Last modified: 2017-05-31 by ivan sache
Keywords: gard | cornillon |
Links: FOTW homepage | search | disclaimer and copyright | write us | mirrors
Flag of Cornillon - Image by Ivan Sache, 19 June 2010
The municipality of Cornillon (689 inhabitants in 1999; 1,558 ha) is located in the valley of Cèze, 20 km west of Pont-Saint-Esprit. The municipality of Cornillon is made of the village of Cornillon proper, built on the top of a small hill 80 m over the Cèze, and of seven hamlets watered by the Cèze.
Cornillon was most probably named for the Cornelli family, mentioned
in the 1st century AD as a patrician family living in the neighbouring
town of Uzès and owning of a rural estate in the hamlet of La Vérune.
However, the oldest written mention of Cornillon, as "Castrum Cornilione" (Castle Cornillon) dates back to 1121, according to the Gallia Christiana encyclopedia (17th century). The place name indicates that the village developed around a fortress built on the site of a former Celtic oppidum (fortified camp).
In the early feudal times, Cornillon depended on the Counts of Toulouse and of the Bishops of Uzès, until purchased in 1376 by William III Rogier (1332-1395), Viscount of Turenne, Viscount de Lamothe,
Count of Beaufort and Count of Alès; mostly known as William of
Beaufort, he was the nephew of Clement VI and the brother of Gregor
XI, two Avignon popes. William made of the castle of Cornillon a
In 1575, John of Beaufort swapped Cornillon for another domain with the Montmorency family. After the execution in 1632 of Henry of Montmorency, who had revolted against the royal power, King Louis XIII ordered to suppress the Montmorency fortresses, including Cornillon. The Prince of Condé, a brother-in-law of Henry of Montmorency and a cousin of the king, protested against the destruction of the castle; in a letter dated 15 March 1633, Louis XIII ordered to stop the destruction of the castles of Bagnols and Cornillon, but slightly too late: the crenels of the wall of Cornillon had already been demolished.
In 1679, the domain of Cornillon was purchased by Hector of Sibert for 25,000 francs. A Protestant family that had converted to Catholicism after the cancellation of the Edict of Tolerance, the Sibert played a key role in the local history. Hector's son, Charles of Sibert, was appointed in 1694 Permanent Mayor of Bagnols-sur-Cèze, Great Viguier and Royal Councillor. The Sibert abandoned Cornillon at the end of the 18th century but the family remained active in the area until the middle of the 19th century.
Beside wine-growing - Cornillon is located in the Côtes-du-Rhône wine production area -, silkworm rearing was the main activity in the region. In 1850-1870, most silkworms were killed by pebrine, a parasitic disease. In 1867, Mr. Rafin, from Cornillon, and two other locals travelled to Japan to purchase disease-free silkworms. Back to Cornillon, Rafin built the Yokohama Cross to commemorate his successfull travel.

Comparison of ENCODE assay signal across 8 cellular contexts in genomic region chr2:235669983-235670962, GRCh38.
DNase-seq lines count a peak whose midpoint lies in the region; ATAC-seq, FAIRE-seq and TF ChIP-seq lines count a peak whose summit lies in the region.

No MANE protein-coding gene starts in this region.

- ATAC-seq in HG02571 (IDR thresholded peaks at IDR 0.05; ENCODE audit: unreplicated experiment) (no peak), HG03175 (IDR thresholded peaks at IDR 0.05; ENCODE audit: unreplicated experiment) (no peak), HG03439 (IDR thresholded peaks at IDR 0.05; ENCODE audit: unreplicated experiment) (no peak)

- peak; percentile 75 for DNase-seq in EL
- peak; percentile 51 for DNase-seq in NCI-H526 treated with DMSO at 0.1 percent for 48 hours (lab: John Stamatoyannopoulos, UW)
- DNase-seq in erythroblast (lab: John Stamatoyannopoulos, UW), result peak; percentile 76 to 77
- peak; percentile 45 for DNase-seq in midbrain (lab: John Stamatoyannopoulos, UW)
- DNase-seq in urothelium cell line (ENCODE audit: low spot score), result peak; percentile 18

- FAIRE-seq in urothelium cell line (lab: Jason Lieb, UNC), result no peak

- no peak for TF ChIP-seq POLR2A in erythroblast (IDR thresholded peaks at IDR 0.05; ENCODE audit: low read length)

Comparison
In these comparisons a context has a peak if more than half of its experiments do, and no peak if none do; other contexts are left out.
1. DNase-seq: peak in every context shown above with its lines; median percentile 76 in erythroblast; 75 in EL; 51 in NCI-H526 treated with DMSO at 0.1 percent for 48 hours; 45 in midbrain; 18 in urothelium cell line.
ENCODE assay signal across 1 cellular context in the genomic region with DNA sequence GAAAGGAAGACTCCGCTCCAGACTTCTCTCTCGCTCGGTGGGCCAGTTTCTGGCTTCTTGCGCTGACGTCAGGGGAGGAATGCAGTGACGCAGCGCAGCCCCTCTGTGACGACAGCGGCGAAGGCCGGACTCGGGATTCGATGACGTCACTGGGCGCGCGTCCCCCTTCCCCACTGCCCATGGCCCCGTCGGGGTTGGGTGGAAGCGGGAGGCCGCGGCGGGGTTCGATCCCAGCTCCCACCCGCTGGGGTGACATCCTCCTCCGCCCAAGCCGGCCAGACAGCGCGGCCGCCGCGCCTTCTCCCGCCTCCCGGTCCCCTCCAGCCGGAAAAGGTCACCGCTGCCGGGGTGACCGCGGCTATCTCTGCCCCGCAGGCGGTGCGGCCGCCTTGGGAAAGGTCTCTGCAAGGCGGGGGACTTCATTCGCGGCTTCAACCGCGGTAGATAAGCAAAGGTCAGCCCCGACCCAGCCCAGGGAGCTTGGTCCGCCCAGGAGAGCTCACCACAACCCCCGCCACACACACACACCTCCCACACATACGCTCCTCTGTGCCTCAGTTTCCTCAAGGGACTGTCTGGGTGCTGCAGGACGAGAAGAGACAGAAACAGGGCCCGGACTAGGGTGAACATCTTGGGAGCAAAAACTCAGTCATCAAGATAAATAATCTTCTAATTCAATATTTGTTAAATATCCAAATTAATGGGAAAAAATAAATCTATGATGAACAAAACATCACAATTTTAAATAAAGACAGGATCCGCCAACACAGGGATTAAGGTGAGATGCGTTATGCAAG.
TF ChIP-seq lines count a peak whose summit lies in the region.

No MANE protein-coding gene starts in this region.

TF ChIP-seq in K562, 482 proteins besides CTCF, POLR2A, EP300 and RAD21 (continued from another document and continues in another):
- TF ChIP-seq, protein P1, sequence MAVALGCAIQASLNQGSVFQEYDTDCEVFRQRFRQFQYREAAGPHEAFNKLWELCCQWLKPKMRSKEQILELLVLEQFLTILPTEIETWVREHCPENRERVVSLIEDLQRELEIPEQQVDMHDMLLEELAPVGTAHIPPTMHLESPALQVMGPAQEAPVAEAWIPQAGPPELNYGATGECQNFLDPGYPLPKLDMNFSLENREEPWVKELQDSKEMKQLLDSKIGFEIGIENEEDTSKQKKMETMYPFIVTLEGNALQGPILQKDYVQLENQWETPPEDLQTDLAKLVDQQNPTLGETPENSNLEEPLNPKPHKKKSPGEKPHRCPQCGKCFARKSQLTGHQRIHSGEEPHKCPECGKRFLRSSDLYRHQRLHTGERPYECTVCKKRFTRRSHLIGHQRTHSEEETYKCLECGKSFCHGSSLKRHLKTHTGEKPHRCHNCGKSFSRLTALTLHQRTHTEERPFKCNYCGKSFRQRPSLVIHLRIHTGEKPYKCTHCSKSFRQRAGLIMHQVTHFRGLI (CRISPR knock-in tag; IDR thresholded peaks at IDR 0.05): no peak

Source: History of Cornillon by Jean-Claude Pigot (Municipal website)
Ivan Sache, 19 June 2010
On 9 May 2010, Joris Philip reports on his blog that the Sibert flag -
white with the Sibert coat of arms - has been rehoisted over the ruins
of the castle of Cornillon.
The flag was designed some 10 years ago by the GVA (Groupement de Vulgarisation Agricole) association, that had been taking care of the environment and heritage of Cornillon for 47 years. The flag was designed as a tribute to the Sibert family, who has alwys been supporting the association in his efforts to restore the castle. The use of the family arms was formally authorized by the Sibert heir, Frédéric C. de Sibert, now living in California (USA). Hoisted for the first time in the 2000s, the flag, spoiled by inclement weather, was recently restored by Jeannette Castor.
The arms of Sibert are presented by Joris Philip on his blog, 8 April
2010. The arms are:
Écartelé au 1 et 4 de gueules à un lion d'argent ; au 2 et 3 d'or à un bélier de sable rampant, et sur le tout d'azur à deux bandes d'or et une rose d'argent, tigée et feuillée de même, posée entre les deux bandes ("Quarterly, 1. and 4. Gules a lion argent, 2. and 3. Or a ram sable rampant, an escutcheon azure two bends or a rose argent slipped and leaved of the same placed between the bends").
These arms are described for the Sibert, Barons of Cornillon, in the Dictionnaire universel de la noblesse de France, published in 1820 by J.B.P.J. de Courcelles. More specifically, they are described for Charles-Louis-Adolphe de Sibert, Baron of Cornillon (1800-1864) in the Notices biographiques du Gard (Canton de Bagnols), published in 1882 by Léon Alègre.
On the photos of the flag and the images of the coat of arms available in the aforementioned sources, the ram does not appear black ("sable") but pinkish. I assume this is an erroneous rendition of "sable", which means "sand" in usual French.
Ivan Sache, 19 June 2010